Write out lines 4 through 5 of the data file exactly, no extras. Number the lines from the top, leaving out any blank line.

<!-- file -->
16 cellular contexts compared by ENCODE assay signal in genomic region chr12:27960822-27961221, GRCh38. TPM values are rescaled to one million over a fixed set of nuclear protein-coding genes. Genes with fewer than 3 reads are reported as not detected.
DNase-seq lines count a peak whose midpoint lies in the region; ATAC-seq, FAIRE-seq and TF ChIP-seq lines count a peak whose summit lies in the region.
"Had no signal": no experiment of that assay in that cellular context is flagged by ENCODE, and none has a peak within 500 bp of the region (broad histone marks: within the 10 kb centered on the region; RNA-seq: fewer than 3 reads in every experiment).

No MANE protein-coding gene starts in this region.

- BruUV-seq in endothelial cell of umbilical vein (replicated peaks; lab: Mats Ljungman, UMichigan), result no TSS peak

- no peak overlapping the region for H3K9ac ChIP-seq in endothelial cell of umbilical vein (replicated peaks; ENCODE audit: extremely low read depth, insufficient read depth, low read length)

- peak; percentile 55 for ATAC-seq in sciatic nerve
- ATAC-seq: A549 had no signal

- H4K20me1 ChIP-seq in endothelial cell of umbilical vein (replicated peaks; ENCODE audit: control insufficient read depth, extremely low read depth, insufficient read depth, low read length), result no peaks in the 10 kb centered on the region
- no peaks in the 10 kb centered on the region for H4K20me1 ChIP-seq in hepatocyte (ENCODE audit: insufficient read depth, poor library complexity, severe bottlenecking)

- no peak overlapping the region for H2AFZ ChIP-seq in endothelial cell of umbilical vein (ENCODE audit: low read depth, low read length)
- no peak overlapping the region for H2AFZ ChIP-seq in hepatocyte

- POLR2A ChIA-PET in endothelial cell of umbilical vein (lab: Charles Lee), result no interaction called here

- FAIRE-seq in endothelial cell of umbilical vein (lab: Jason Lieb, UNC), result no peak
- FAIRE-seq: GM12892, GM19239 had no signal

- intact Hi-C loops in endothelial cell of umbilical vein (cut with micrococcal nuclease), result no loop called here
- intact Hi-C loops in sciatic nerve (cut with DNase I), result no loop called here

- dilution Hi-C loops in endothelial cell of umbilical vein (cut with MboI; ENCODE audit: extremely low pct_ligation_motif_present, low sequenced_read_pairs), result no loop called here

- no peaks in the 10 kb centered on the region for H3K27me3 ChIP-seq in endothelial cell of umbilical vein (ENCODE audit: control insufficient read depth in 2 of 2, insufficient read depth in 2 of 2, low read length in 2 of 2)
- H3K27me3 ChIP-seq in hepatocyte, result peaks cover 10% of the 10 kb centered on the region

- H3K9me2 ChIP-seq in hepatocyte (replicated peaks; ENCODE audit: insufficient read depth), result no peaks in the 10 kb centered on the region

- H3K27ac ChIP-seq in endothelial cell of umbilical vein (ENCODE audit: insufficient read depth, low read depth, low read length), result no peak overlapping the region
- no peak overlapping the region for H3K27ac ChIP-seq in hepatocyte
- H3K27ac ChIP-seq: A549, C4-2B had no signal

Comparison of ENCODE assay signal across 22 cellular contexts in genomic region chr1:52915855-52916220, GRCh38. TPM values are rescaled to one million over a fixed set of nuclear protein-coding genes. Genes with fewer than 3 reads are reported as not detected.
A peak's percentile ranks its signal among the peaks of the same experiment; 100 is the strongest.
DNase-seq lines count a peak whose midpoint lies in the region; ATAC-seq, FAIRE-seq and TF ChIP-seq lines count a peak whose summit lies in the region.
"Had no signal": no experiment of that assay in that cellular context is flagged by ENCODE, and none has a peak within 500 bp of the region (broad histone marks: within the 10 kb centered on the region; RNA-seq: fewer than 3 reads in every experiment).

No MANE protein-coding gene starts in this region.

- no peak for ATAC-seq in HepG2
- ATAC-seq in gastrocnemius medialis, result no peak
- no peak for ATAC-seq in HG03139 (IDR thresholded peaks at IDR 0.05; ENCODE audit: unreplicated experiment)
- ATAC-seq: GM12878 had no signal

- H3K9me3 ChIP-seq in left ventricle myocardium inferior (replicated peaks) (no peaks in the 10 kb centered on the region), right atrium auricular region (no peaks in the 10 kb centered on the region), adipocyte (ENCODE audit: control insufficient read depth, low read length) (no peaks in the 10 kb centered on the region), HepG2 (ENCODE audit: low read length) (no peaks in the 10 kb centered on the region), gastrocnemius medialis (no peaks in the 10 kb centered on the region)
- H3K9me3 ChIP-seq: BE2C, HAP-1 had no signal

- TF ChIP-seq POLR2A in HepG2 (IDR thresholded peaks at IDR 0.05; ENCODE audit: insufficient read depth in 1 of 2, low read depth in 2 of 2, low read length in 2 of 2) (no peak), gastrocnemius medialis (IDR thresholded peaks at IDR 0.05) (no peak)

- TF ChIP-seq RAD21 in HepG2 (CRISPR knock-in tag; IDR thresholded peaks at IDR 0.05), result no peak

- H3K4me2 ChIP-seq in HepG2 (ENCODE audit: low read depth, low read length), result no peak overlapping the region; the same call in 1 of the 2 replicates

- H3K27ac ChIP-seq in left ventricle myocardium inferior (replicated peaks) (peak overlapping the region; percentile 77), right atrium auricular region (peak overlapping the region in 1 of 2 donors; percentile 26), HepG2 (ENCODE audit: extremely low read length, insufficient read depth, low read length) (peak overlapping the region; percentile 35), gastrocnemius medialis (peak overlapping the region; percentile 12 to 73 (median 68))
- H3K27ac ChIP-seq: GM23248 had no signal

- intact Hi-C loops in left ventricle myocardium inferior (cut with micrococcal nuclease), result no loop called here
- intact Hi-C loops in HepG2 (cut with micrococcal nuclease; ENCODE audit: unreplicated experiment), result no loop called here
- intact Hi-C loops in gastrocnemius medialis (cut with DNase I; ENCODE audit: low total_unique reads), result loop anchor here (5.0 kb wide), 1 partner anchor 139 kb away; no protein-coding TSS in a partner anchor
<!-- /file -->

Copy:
No MANE protein-coding gene starts in this region.

- BruUV-seq in endothelial cell of umbilical vein (replicated peaks; lab: Mats Ljungman, UMichigan), result no TSS peak